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Microsoft sends Bing back to school

The company is launching Redu, a site aimed at drawing more people into the debate over the future of U.S. education. Among its features is a Bing map displaying educational job openings.

Microsoft on Wednesday is launching Redu, a Bing-powered site that aims to act as a "homeroom" for people interested in learning more about the state of American schools. The Web site, to which Microsoft plans to link from Bing.com, aspires to be an online hub for those looking to donate to schools, volunteer locally, or work in education.

"This new site is a great way to galvanize interest and focus on public education," Pamela Passman, vice president of corporate affairs at Microsoft, said in an interview Tuesday.

Among its features is a Bing Map that shows available job openings in the education field, along with articles and links to adopt-a-school opportunities.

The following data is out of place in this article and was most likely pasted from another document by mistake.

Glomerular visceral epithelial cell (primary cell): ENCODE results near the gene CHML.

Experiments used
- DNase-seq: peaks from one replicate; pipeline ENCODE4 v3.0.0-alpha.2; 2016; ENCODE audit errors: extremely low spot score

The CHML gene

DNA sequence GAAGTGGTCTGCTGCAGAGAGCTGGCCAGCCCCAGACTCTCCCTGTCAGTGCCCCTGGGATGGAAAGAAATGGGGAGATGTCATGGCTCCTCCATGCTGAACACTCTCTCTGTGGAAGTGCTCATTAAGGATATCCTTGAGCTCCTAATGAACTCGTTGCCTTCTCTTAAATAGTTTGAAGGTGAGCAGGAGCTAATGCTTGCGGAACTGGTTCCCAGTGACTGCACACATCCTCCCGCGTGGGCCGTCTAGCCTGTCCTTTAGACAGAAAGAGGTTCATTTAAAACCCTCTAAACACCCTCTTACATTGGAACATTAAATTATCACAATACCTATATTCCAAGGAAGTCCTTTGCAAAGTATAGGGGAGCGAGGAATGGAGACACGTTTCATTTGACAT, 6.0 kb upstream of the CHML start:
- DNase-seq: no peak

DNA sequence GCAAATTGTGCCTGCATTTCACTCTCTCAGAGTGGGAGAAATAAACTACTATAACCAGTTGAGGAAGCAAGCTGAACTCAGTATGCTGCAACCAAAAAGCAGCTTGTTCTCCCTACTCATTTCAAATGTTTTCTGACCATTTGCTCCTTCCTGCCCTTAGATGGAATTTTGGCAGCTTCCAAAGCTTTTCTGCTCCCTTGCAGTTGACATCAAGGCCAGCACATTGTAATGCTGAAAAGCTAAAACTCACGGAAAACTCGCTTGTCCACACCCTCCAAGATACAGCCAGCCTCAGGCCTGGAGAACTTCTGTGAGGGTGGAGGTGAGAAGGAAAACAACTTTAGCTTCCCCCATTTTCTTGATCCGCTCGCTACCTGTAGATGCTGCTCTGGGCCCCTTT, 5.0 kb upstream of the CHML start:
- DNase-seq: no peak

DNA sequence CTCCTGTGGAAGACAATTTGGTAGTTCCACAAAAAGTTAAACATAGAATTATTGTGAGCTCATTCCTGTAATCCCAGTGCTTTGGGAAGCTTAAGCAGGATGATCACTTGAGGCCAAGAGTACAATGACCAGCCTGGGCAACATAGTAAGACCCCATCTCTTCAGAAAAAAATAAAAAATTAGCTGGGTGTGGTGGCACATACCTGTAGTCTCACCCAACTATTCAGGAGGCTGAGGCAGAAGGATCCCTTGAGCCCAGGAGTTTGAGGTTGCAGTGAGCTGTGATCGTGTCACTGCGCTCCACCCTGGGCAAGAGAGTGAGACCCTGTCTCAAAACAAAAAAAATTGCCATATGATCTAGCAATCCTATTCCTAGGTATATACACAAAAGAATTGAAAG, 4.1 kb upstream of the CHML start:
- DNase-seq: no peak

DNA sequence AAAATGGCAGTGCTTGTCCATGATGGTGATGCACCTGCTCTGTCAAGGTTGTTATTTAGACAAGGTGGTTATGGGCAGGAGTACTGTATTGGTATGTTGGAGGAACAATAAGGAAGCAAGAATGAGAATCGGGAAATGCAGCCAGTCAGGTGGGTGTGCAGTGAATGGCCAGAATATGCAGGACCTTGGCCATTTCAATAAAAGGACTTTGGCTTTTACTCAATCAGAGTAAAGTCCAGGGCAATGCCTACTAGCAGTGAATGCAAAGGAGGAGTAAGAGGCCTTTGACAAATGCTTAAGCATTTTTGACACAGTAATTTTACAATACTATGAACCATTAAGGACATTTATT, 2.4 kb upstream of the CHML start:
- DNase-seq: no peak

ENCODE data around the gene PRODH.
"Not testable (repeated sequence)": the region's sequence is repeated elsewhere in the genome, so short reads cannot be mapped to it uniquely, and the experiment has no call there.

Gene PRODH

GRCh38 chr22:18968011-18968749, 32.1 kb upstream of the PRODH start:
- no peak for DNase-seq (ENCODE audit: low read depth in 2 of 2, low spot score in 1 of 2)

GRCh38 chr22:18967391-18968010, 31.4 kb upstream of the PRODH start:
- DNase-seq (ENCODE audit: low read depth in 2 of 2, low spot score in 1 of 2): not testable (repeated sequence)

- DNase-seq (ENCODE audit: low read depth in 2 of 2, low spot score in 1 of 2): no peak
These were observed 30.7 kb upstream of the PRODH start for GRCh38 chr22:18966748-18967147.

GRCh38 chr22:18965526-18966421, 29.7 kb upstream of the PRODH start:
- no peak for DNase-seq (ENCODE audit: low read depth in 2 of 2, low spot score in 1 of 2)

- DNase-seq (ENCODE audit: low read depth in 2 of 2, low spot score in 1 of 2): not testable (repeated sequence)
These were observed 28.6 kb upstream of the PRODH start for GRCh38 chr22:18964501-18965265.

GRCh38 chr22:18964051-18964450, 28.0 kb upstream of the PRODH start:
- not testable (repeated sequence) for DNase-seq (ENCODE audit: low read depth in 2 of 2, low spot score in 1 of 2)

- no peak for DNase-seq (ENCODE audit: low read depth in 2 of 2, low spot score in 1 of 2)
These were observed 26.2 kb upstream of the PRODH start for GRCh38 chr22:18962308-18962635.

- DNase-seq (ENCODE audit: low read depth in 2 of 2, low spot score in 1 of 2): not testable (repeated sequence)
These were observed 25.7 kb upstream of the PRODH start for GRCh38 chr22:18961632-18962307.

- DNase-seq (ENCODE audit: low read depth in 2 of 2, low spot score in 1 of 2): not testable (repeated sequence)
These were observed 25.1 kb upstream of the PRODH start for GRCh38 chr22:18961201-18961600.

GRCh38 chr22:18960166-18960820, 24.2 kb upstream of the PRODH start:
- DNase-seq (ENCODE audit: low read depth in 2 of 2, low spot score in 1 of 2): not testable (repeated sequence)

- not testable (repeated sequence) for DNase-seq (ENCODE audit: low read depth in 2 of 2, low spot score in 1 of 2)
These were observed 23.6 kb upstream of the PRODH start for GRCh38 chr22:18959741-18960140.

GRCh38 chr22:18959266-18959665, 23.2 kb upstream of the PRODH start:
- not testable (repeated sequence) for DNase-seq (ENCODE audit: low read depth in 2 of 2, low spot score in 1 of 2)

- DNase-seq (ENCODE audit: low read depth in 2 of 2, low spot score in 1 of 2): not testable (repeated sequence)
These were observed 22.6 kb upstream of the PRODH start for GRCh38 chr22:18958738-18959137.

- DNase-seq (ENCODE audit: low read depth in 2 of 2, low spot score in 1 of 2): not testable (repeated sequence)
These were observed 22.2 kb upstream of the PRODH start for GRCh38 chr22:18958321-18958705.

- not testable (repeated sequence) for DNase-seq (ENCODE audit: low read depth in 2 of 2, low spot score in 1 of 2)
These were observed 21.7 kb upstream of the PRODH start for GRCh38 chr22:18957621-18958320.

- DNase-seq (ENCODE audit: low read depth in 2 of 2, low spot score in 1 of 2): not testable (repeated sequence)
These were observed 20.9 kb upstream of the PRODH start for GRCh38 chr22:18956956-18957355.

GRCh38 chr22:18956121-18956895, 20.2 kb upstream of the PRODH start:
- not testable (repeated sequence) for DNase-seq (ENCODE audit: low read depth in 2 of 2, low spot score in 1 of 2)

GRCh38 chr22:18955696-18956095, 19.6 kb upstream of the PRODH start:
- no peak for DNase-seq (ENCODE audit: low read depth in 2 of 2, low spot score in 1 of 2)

It's not the first big effort for Microsoft in education. Among the projects over the past 20 years are the company's Imagine Cup contest for students and the Partners In Learning program, which offers online tools for teachers to share tips and curriculum ideas. Microsoft has pledged to invest $500 million over 10 years in the Partners in Learning effort.

"We've used our various properties at various times to get people to be interested in various issues and causes," Passman said. "We felt we could bring these assets together in a [compelling] way."

Passman noted that the effort comes as the documentary "Waiting For Superman" is close to opening, a movie by the director of "An Inconvenient Truth" that Passman said will hopefully draw further attention to the challenges facing American schools.

"People expect that to create a national conversation on public education," Passman said. "This will be a huge asset for people to be part of that conversation."

One of the tricky things when it comes to improving education, Passman said, is that it is not just a question of throwing more money at the problem.

"There's a lot of money spent on U.S. education," she said. "We need to make sure people are held accountable."